Sometime recently — and I receive so many action alerts in my inbox that it’s impossible to remember when — I apparently emailed my congressional representative about the issue of funding for programs that prevent intimate partner violence. Of course, I asked him to support for an increase in such funding. My representative’s name is Chris Lee, and he, or rather someone on his staff, just responded with the following:
Thank you for contacting me in support of increased funding for programs that help prevent domestic violence. I appreciate you taking the time to share your views.
There can be no excuse for domestic violence, and I strongly support the important programs that provide support and counseling for victims of domestic violence and families affected.
Now it’s worth nothing that Rep. Lee is a Republican, and I voted for his opponent. And sad though it may be, this is probably the closest I’ve ever come to agreeing with the man and one of his patronizing, non-committal form letter responses.
But does anyone else see the old switcheroo he played? I see it all the time, and Lee is hardly the only culprit. In fact, I’m pretty positive that I’ve seen Obama do it. But in all cases, it bothers me like nobody’s business, and I think it’s about time to talk about it.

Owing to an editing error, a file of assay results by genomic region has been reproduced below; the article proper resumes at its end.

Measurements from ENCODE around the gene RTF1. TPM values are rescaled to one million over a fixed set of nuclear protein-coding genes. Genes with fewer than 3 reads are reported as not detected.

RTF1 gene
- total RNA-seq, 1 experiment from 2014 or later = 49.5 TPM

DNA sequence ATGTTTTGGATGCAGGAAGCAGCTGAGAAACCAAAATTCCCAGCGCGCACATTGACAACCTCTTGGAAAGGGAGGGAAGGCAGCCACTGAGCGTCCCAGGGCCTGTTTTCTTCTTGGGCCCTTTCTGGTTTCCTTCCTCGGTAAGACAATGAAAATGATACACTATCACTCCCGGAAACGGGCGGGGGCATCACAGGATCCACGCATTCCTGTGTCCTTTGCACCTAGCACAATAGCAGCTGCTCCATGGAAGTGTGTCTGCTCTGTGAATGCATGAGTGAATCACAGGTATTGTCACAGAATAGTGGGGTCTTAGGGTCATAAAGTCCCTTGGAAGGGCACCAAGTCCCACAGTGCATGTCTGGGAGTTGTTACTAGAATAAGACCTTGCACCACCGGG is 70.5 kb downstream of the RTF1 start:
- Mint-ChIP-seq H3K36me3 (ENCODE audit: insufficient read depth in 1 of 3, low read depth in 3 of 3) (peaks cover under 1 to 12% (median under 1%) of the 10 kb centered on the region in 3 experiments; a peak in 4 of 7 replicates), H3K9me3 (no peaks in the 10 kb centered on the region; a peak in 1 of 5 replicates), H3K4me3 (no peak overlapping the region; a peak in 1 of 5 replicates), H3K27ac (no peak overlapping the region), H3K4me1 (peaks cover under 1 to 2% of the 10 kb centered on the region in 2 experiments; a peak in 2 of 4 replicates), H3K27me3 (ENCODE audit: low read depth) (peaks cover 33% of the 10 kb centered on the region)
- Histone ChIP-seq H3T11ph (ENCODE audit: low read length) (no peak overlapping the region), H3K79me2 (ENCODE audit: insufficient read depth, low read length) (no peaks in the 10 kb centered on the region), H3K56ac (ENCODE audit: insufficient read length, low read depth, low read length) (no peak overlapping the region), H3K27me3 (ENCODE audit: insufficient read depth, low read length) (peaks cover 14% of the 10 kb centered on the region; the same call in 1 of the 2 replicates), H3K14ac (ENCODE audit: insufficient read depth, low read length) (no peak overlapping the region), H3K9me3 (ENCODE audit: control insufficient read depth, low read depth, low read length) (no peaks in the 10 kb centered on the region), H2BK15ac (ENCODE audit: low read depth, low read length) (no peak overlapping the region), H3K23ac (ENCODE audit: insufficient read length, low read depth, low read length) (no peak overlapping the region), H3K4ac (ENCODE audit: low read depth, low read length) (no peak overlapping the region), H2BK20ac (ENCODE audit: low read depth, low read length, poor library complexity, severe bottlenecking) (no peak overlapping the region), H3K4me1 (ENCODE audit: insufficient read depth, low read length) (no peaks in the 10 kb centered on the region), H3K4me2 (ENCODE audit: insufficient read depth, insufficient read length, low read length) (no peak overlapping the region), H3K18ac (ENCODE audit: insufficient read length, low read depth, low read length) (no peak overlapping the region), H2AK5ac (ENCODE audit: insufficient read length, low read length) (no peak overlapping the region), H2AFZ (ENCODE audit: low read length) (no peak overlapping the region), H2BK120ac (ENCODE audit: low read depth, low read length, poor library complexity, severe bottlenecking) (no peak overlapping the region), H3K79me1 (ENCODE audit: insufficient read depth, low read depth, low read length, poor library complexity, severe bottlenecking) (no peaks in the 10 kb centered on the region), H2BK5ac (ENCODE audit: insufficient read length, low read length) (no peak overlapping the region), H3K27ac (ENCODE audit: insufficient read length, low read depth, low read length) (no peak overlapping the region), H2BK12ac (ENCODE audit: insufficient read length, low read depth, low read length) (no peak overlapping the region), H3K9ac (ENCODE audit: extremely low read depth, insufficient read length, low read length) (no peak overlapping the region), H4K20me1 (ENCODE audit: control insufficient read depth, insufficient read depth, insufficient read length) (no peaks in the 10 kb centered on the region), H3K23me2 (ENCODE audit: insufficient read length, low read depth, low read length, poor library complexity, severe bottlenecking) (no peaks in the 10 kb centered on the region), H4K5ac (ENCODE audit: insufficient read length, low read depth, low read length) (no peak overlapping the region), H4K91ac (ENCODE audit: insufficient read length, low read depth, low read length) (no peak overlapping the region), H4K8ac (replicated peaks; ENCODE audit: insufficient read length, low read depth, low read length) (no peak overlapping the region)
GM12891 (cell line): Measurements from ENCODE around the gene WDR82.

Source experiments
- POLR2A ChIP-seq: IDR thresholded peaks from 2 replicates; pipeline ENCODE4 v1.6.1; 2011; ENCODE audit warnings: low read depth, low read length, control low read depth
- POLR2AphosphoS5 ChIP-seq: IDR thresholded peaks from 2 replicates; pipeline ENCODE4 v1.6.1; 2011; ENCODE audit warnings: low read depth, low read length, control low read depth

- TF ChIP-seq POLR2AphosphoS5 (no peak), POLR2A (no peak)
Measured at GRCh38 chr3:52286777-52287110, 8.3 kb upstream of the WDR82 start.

I wrote my representative, as he said, about programs that help prevent domestic violence. He responded by acknowledging that, and telling me how much he supports services for victims of domestic violence that has already been perpetrated.
Which tells me that while he’s purportedly willing to tell victims, who are overwhelmingly women, that the violence committed against them is not their fault, he’s not willing to hold men, who are the vast majority of perpetrators, to higher standards and to work towards the goal of actually stopping violence before it starts.
Probably because it would involve admitting that such violence is rooted in misogyny and creating a world where women are, I don’t know, respected and considered equals. Moreover, probably because it would require actually acknowledging that someone with responsibility exists — that domestic violence doesn’t just happen, it’s committed. And while it’s relatively easy in today’s world, in fact probably expected, to at least say you support funding for women’s shelters, it’s a whole lot harder to commit to what it takes to create a more just world.
Contrary to how frequently you’ll see this bait and switch method used, and as important and vital and underfunded as victims services are — please dear god, can we have some more funding for these services? — reaction to domestic violence is not the same as prevention of domestic violence. And until we learn that difference — hell, until we admit that one even exists — we’re not going to get anywhere.